Periwinkle – Vinca Minor
Vinca Minor, the Dwarf Periwinkle
The common name for vinca minor is lesser periwinkle or dwarf periwinkle and sometimes creeping myrtle. It is a rapidly spreading ground cover plant usually 4 to 8 inches in height but sometimes reaching as much as 16 inches. It is a low maintenance plant well suited for erosion control in shady to partly shady areas. Most varieties bloom profusely in early spring and sporadically throughout the growing season with violet-purple blooms or white, pale purple, or deep violet-purple in some cultivars. Most plants have glossy dark green leaves, but some varieties have variegated leaves.
The plant's stems will root at nodes, which will make the plant spread quite a bit, so be careful to keep the plant contained, otherwise it may interfere with other plants or the lawn. Creeping Myrtle is a low maintenance plant if the soil is moist, otherwise, if the land and temperature are hot and dry, it is best to water 3-4 times weekly. The flower colors of Creeping Myrtle range from blue, white and purple, along with smooth green leaves. Creeping Myrtle make excellent ground cover underneath shaded trees along lawns.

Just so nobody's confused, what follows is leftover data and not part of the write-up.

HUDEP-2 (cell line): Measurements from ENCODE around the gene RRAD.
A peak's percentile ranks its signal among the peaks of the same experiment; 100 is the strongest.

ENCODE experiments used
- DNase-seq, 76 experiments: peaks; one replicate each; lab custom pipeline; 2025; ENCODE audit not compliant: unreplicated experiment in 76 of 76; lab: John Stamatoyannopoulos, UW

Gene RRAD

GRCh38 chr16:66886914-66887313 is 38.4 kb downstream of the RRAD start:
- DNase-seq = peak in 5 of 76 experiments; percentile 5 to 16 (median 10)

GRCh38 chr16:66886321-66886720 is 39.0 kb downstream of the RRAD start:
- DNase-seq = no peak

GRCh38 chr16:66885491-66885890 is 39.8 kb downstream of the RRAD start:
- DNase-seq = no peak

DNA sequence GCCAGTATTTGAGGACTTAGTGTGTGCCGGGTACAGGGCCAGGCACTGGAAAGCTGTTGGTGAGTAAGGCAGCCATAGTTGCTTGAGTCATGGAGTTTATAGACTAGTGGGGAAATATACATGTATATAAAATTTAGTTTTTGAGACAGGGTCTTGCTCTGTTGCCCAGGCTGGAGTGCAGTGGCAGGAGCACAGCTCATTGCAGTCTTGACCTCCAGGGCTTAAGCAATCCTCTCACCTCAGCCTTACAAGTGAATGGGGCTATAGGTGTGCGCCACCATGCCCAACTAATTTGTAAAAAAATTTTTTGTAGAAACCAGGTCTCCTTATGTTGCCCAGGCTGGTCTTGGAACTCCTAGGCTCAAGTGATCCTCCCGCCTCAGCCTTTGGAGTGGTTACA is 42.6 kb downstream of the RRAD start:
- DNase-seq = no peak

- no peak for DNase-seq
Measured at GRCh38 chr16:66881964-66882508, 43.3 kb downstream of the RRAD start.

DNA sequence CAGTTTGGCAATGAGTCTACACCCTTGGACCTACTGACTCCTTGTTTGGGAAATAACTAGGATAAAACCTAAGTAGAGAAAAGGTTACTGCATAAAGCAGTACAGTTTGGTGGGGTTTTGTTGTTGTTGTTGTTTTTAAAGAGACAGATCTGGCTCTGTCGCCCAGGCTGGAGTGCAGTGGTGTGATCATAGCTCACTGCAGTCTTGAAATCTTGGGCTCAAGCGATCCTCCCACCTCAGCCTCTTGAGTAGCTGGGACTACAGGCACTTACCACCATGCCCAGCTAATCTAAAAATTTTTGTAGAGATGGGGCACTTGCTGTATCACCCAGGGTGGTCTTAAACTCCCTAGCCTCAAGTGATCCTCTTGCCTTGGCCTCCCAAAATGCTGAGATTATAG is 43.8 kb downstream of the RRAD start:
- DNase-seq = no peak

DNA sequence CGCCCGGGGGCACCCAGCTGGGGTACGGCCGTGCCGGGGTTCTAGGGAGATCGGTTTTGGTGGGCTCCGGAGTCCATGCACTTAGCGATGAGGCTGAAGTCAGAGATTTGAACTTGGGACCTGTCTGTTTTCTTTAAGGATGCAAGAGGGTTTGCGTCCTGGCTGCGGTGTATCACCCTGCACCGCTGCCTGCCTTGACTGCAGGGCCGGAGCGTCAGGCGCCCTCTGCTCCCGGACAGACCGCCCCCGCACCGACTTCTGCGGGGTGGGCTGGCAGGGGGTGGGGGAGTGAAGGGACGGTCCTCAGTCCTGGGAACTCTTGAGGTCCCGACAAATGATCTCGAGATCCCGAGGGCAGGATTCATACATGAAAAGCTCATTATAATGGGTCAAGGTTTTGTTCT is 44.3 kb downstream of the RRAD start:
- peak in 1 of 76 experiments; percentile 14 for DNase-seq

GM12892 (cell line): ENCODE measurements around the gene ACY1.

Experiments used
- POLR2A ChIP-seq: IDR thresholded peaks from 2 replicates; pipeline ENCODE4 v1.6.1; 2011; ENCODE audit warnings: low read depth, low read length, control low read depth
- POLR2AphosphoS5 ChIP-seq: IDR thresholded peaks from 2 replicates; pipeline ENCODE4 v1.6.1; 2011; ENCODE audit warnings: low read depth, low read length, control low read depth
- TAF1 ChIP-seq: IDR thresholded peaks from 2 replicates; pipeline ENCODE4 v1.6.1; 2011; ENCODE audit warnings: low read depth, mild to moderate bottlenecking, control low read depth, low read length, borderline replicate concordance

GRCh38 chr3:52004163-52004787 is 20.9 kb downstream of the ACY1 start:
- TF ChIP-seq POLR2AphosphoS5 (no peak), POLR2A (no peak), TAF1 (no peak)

USDA climate zones: four through nine
Plant height: four to twelve inches
Soil type: dry to moist but requires frequent watering in dry soil
Sun: shade to partial shade, full sun with frequent watering
This plant spreads rapidly and can become invasive. The USDA recommends that you consult your state Department of Natural Resources before planting it to be sure of its status in your state. It can be a valuable ground cover but has little value for grazing or browsing. It does not tolerate frequent foot traffic. Planting can be done whenever adequate moisture is available. Fertilizer will aid in vigorous growth, but the use of this plant for erosion control on slopes and hillsides means that concern for fertilizer runoff must be considered. Indiscriminate use of fertilizers is a significant source of pollution worldwide